- Category: Profiles
- Issue: Oct 2013
Medical school: University of Nebraska College of Medicine, MD, with distinction, class of 1999
Years in practice: I've practiced in the Scottsdale/Phoenix area for eight years.
What lifestyle changes do you recommend to patients to help prevent recurrence of cancer?
That really depends on the type of cancer. For example, with breast cancer, lifestyle changes would include maintaining an ideal body weight, regular exercise, and limiting or eliminating alcohol consumption. In general, I recommend to cancer survivors a healthy, well-balanced diet; regular exercise; smoking cessation if applicable; limiting alcohol intake; adequate rest; and, to the extent possible, reducing stress in everyday life. Of course, that's in addition to regular checkups and follow-up exams.
Can you envision a day when we have a cure for cancer?
Yes, eventually. I'm not sure if that will be in 25 or 50 years, but I hope to see it in my lifetime. We will ultimately prevail in this fight. In the next decade or two, I think through appropriate screening strategies we'll be able to identify at-risk patients and catch more and more cancers in their earlier, curable stages. Some patients will still require additional therapy after primary treatment, and with the continued development of targeted therapies and radiation techniques, we'll improve cure rates further. And even if some patients aren't ultimately 'cured' in the traditional sense, I think we'll see those patients receiving a combination of biologic agents targeted to that individual's particular type of cancer (personalized medicine) that will render it a chronic disease, rather than a fatal one.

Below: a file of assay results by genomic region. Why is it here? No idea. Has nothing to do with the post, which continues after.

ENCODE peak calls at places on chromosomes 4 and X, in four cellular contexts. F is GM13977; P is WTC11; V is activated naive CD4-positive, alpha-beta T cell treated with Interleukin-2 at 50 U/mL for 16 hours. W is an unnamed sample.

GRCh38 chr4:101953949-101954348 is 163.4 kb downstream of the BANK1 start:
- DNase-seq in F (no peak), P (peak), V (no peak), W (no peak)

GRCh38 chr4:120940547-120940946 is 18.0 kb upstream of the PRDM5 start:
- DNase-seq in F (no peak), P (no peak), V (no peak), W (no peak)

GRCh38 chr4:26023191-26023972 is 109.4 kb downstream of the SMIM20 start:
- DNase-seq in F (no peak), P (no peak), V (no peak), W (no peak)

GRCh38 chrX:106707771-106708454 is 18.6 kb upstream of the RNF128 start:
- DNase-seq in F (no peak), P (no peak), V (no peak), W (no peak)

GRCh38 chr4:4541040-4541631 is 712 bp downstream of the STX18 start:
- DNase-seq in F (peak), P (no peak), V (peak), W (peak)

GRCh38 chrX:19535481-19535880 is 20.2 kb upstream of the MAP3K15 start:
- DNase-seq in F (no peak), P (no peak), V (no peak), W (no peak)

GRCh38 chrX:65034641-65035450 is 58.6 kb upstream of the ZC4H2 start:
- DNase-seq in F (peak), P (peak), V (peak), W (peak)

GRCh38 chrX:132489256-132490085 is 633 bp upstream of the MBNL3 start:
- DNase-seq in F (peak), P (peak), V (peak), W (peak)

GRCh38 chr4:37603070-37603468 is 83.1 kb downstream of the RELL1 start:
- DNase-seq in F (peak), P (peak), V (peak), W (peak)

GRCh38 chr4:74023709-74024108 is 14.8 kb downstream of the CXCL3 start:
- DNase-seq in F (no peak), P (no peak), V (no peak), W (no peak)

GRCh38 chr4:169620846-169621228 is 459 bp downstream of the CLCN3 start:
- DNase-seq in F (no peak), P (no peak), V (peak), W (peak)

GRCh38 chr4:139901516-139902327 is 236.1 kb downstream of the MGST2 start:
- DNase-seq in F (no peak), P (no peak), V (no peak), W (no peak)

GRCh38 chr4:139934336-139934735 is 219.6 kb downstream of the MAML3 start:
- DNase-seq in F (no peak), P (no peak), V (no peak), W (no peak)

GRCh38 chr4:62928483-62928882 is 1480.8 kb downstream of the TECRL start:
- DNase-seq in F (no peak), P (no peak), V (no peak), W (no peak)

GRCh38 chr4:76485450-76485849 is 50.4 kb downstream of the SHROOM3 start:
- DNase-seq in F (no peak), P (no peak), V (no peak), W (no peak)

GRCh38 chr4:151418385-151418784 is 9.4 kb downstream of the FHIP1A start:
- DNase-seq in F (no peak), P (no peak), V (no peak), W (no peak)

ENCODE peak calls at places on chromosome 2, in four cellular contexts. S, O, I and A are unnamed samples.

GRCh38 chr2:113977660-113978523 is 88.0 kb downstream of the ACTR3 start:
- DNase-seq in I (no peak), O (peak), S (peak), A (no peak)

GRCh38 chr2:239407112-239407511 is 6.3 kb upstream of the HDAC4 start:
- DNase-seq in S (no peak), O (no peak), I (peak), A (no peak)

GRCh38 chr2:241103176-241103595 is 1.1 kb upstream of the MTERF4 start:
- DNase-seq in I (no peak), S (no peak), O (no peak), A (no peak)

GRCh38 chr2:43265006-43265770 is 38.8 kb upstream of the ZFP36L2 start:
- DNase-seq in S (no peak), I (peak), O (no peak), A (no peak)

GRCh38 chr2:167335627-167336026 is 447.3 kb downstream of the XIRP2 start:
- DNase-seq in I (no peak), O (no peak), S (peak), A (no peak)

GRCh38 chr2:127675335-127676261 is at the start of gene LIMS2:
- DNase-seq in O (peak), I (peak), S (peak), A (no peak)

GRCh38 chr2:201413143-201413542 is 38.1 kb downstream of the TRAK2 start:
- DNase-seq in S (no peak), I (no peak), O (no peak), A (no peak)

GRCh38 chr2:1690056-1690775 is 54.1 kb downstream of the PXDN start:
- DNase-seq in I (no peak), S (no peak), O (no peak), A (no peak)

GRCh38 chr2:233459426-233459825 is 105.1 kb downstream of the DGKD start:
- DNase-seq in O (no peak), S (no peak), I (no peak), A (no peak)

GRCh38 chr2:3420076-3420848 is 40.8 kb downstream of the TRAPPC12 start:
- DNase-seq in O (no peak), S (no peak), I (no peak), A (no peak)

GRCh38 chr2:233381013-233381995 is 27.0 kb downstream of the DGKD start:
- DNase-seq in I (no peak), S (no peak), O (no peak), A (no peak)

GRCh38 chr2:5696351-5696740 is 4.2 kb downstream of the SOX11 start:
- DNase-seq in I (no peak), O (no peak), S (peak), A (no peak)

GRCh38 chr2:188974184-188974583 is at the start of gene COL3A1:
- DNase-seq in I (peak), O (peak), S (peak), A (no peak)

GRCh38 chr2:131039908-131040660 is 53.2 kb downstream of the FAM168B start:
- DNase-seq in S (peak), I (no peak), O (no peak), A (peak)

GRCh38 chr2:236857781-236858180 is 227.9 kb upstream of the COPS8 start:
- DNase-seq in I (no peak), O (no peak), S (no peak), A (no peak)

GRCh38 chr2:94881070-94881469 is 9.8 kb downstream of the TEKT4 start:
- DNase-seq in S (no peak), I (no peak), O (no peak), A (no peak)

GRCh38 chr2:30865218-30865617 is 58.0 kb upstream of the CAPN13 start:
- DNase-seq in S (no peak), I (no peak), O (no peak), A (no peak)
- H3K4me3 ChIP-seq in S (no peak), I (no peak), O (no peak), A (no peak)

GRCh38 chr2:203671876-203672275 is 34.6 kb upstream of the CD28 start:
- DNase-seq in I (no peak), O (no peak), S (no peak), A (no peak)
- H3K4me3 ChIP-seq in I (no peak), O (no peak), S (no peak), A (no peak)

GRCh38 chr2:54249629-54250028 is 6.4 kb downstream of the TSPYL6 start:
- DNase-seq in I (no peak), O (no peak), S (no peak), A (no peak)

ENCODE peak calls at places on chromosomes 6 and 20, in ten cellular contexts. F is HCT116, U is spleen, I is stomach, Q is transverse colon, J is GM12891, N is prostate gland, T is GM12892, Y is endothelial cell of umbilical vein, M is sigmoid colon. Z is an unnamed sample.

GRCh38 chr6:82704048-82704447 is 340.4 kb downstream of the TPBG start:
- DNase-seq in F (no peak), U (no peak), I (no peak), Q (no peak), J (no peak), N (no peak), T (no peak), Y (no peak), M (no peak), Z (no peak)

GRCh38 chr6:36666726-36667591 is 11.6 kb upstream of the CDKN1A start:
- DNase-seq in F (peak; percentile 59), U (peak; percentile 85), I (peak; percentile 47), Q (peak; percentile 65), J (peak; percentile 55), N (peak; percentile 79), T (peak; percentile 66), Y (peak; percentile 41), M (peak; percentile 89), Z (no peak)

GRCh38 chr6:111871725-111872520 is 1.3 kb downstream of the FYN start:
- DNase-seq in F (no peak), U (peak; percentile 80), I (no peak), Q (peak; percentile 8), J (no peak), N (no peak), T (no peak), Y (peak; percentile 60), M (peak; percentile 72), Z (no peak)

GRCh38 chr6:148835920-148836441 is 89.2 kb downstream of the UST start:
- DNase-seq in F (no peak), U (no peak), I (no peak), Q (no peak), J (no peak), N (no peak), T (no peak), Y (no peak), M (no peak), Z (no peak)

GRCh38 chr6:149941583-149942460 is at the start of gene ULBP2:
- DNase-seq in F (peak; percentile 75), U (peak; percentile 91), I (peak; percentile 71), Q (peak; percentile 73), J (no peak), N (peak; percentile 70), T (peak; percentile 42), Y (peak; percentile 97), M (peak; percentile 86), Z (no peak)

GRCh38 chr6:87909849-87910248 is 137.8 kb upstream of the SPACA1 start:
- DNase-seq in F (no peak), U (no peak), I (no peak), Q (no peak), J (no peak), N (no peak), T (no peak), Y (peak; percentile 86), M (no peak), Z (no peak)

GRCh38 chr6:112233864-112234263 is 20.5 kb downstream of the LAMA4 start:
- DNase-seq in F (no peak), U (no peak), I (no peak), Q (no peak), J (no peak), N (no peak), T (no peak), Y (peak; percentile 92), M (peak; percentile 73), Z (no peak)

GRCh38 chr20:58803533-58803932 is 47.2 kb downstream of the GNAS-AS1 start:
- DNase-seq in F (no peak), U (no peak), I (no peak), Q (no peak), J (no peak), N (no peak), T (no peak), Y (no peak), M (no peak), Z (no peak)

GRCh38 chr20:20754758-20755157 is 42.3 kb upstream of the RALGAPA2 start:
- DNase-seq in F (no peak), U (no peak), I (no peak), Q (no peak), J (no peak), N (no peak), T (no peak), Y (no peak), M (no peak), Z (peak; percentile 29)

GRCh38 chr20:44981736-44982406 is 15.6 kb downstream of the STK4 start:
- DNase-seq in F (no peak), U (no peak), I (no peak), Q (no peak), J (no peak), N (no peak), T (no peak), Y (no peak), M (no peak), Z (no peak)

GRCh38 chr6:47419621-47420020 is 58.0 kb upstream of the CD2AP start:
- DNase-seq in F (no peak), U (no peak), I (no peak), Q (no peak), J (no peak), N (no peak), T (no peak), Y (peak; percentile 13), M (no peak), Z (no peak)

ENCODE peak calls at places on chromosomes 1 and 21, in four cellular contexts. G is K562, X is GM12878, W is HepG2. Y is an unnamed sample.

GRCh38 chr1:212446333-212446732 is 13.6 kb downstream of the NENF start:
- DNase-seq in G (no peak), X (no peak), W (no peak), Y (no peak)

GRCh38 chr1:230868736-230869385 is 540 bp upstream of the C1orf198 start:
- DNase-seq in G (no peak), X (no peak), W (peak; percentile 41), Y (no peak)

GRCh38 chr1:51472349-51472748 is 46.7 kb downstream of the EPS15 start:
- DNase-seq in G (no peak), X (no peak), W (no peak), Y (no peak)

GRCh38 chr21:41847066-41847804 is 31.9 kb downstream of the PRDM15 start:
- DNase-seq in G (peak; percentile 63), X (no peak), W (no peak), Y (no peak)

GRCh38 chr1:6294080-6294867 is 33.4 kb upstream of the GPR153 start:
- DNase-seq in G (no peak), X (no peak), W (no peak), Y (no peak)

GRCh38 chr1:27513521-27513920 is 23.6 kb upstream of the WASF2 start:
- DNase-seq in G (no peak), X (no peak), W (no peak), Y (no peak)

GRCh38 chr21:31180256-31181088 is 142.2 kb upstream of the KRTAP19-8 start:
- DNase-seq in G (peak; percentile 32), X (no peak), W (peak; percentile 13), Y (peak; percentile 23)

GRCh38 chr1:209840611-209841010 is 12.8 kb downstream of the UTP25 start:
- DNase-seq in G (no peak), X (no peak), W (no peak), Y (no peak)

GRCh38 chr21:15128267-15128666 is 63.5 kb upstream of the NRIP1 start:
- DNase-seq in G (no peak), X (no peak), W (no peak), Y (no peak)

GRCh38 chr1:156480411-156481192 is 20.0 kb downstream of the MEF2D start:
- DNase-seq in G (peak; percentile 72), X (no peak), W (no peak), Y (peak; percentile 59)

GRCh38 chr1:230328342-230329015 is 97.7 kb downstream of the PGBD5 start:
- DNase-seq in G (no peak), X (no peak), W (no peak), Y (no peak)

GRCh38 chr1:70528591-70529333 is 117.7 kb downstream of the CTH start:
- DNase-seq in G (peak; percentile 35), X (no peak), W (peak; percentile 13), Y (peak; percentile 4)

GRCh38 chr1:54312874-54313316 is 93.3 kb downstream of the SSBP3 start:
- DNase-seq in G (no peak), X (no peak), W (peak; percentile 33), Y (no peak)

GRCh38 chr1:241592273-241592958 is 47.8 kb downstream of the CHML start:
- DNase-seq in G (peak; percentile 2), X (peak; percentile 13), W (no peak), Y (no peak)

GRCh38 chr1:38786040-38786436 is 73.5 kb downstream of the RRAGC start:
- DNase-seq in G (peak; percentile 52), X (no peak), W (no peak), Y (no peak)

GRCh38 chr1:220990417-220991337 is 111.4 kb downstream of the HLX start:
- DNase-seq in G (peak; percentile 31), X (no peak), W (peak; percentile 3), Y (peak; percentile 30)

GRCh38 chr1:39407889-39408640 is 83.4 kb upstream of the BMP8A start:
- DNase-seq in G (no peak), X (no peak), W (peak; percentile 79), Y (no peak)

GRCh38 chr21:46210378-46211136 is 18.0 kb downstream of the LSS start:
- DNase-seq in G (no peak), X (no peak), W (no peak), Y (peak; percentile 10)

What distinguishes your practice from others?
At Desert Springs Cancer Care, we try to take care of our patients the way we would want to be treated, or would want one of our family members to be treated. We're the only oncology practice located north of the Loop 101, in a calm and peaceful office setting. We also offer in-house PET/CT and CT imaging. There is a strong sense of community and family in our office. We have an amazing, caring, friendly staff that goes out of its way to make sure each patient gets his or her needs met. In fact, several staff members are cancer survivors themselves. I think communication is very important, and we excel at that. We realize that nobody actually wants to be in the oncologist's office, but we try to make the patient experience as reasonably pleasant as possible. Our overall practice philosophy really just comes down to "Do unto others."